Listening for Needs in Conflict Resolution

How often do your pay attention to your own needs? Are you listening for other people’s needs? As an introvert by nature and a lover of my quiet time for reading, I thought I might get into tip-top shape health-wise and envisioned eating healthy meals, exercising daily, drinking lots of water, and enjoying ample sleep during this COVID time. Some days, I do just that. Other days, I feel like the little child who resists taking a nap and eating the vegetables. I know what my body needs, yet I do not always listen to it. In the past, my body has shut down leaving me bedridden with the flu or experienced pain with another health issue forcing me to change the way I took care of myself.  

I do not always pay attention and listen to my own needs even though I know the importance of knowing someone’s needs in conflict resolution. Listening for the underlying need helps get to the crux of the issue and facilitate a constructive conversation.

How often do you think, “I wonder what I need” or “what does this person need?” Listening for needs, whether at home, in the workplace and out in the community, makes a huge difference. Most everyone desires belonging, connection, clarity, meaning, peace, physical well-being, personal safety, and play in some form or another. Identifying the actual need, before debating the ways to meet the need, plays an important role in conflict resolution. When people delve into the underlying need, it allows for a more open dialogue offering space to create ideas for resolution.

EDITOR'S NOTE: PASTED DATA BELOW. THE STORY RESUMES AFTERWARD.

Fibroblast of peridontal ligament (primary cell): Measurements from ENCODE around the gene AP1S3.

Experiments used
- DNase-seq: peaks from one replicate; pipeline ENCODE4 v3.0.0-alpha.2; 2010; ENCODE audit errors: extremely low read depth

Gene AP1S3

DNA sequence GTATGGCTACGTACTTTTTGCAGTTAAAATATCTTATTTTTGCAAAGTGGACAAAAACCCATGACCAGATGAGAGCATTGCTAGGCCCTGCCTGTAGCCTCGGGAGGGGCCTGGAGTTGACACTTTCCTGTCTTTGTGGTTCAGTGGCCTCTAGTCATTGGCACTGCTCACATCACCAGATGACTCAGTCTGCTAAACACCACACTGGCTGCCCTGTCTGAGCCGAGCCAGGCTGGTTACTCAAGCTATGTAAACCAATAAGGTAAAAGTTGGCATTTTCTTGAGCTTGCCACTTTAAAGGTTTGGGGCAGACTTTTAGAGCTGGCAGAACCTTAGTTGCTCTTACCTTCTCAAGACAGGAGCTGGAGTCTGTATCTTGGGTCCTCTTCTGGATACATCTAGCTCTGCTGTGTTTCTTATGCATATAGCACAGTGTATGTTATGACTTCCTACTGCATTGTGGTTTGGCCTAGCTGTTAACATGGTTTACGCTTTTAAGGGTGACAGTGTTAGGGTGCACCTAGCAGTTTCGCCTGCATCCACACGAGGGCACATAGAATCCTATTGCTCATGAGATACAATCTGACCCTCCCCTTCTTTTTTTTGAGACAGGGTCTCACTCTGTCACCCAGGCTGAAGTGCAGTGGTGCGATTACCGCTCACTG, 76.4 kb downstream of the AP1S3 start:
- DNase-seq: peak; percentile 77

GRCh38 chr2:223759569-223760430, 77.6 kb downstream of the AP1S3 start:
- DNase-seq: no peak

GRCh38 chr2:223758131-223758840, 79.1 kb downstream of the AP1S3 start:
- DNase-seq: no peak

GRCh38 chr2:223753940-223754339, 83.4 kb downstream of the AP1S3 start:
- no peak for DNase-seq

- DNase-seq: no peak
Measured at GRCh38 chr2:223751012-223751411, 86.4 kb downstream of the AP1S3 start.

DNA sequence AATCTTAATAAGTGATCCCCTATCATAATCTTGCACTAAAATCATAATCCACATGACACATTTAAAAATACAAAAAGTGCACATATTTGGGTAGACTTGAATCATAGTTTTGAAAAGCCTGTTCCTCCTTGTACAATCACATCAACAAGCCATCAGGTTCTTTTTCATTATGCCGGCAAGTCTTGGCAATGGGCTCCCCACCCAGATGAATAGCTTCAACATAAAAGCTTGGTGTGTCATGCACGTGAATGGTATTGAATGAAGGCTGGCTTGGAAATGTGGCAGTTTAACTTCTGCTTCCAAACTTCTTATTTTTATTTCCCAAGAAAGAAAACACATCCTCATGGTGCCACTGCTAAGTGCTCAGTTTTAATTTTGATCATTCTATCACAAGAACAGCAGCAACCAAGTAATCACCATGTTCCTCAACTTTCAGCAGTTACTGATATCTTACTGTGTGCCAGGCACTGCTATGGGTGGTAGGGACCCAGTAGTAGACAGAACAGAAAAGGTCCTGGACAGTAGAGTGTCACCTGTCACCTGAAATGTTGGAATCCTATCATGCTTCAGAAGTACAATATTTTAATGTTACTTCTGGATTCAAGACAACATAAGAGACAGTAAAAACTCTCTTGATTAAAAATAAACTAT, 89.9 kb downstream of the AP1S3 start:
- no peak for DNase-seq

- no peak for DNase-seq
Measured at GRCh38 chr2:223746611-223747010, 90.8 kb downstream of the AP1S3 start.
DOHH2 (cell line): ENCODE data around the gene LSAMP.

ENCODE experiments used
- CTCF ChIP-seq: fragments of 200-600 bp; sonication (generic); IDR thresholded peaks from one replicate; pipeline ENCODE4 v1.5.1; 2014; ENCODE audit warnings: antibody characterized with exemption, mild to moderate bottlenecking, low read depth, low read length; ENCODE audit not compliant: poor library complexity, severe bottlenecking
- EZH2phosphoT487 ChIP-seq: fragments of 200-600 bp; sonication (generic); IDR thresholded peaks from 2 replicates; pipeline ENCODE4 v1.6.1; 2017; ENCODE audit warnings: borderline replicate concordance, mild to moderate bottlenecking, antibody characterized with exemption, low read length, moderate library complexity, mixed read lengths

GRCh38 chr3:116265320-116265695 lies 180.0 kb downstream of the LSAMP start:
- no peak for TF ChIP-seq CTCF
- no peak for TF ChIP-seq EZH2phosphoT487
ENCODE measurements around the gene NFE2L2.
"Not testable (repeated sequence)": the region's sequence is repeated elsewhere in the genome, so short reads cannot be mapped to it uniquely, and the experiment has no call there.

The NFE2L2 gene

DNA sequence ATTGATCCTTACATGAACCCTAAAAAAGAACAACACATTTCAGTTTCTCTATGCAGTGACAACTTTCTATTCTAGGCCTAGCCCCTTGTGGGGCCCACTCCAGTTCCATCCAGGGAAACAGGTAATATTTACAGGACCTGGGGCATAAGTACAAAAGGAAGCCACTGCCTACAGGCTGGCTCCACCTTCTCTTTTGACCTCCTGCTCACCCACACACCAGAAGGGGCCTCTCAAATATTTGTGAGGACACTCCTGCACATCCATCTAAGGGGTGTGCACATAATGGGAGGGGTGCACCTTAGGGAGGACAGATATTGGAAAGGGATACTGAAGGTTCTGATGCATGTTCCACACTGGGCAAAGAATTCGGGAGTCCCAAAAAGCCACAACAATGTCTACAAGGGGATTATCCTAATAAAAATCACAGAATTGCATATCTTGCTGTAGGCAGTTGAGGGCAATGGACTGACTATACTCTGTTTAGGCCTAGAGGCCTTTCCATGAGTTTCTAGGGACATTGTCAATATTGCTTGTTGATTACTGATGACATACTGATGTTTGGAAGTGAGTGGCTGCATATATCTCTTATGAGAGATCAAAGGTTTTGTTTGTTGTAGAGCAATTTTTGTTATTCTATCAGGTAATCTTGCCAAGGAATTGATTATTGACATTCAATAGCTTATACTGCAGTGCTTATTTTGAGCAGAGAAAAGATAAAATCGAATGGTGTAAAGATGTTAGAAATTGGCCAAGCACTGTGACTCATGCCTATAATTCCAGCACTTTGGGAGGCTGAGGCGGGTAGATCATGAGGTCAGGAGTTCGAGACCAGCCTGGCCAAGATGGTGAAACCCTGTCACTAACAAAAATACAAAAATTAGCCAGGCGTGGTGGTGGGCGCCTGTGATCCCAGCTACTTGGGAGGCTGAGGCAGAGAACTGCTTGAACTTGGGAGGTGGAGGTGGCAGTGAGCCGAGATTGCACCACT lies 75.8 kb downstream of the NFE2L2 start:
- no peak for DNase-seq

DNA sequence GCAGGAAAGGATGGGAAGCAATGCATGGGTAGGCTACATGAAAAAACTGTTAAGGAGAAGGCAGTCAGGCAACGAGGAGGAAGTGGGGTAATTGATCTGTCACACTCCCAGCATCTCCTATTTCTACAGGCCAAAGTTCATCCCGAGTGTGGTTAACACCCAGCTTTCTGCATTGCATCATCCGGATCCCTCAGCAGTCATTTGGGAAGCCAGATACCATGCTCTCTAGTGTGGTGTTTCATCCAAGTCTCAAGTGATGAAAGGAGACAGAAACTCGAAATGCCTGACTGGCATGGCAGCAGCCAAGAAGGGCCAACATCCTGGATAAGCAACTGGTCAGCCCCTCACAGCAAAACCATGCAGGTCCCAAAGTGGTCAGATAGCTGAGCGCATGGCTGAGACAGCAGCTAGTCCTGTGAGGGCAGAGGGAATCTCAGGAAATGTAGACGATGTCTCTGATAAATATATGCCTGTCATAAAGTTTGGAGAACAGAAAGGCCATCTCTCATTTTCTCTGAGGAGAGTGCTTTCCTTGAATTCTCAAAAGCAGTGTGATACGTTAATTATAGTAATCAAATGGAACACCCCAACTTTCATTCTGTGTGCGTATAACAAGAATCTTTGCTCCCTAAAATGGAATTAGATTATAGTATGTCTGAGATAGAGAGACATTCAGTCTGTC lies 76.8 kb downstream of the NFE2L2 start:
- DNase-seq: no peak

How often do you pay attention to your own needs? Are you willing to listen for the underlying need when someone shuts down, screams out, or makes a request for something?  

Listening for needs plays an important step the path to resolving conflict and creating peace. Check out the free Naming Needs resource for help:

Sherry Ann Bruckner

Sherry Ann Bruckner

Most widely known as Lonzo's human, mediator, speaker, and author Sherry Ann Bruckner works with leaders and organizations to create peace, resolve conflict, and transform visions into results.

From her twenty-plus years' experience practicing civil and family law, and her own personal experiences with silence and violence, Sherry Ann understands how much inner peace impacts outer peace. A graduate of Hamline University's College of Liberal Arts and William Mitchell College of Law, she also studied conflict resolution at Rothberg International School in Jerusalem. Sherry serves as a neutral on matters ranging from bias and employment discrimination to marriage dissolution and caring for aging parents. A speaker and trainer on the global stage, Sherry gives you and your audience practical skills and the confidence to use embrace your personal power to create peace. Through helping thousands of people navigate their way through conflict, and finding her own way to inner peace, she shares the transformational power of clarity, compassion, curiosity, and cribbage.

Visit to learn more or give her a call at (320) 808-3212.
Sherry Ann Bruckner

Be gentle with you. Be gentle with all. Be the peace.